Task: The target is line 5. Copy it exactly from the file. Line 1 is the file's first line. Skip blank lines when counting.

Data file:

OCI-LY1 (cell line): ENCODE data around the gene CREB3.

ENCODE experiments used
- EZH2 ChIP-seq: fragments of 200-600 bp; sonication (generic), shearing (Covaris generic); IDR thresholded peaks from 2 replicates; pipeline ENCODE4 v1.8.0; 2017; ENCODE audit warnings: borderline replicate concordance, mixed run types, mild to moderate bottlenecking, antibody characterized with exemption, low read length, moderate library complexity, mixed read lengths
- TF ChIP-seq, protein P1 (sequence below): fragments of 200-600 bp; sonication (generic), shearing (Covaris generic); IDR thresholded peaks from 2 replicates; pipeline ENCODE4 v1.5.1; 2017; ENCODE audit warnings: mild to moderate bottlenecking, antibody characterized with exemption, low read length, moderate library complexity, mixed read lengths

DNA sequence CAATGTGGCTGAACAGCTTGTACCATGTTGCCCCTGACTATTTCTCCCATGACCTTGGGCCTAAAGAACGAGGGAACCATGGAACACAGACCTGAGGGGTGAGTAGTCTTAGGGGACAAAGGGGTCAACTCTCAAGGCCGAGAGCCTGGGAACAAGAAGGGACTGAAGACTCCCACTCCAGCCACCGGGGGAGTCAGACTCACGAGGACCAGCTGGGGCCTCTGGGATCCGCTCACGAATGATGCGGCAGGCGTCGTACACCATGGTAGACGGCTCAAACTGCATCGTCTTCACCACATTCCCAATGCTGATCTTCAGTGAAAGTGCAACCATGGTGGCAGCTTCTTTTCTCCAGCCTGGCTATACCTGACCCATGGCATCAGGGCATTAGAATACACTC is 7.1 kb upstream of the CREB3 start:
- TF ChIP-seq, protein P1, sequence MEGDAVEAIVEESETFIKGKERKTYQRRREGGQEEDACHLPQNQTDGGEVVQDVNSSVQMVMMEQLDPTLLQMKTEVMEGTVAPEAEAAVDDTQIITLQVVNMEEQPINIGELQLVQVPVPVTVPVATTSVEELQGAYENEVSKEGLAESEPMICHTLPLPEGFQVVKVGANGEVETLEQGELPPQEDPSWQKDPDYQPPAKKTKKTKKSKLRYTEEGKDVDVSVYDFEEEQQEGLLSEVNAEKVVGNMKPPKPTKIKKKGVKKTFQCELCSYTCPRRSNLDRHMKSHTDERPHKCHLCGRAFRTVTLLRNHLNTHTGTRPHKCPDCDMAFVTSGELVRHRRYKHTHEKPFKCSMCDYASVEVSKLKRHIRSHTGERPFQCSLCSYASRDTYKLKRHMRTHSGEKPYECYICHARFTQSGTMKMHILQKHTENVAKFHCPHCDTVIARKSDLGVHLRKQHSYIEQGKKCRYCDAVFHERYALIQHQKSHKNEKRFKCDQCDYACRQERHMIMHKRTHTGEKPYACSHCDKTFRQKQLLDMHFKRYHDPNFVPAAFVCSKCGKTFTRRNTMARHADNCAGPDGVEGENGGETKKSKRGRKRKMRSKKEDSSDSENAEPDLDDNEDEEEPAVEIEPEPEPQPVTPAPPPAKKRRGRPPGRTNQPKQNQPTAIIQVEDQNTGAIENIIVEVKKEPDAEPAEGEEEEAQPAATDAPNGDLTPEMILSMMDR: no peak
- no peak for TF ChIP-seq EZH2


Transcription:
DNA sequence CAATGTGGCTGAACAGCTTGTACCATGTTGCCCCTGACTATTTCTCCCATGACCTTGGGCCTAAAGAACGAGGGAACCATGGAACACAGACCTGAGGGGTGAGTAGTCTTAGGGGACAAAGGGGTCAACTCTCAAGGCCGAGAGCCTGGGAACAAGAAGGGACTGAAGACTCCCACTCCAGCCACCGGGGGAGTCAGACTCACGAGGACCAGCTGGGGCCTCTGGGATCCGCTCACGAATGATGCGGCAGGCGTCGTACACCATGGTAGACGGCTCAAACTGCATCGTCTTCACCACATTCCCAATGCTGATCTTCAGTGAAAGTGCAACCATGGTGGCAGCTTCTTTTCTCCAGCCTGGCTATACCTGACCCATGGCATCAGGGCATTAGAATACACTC is 7.1 kb upstream of the CREB3 start: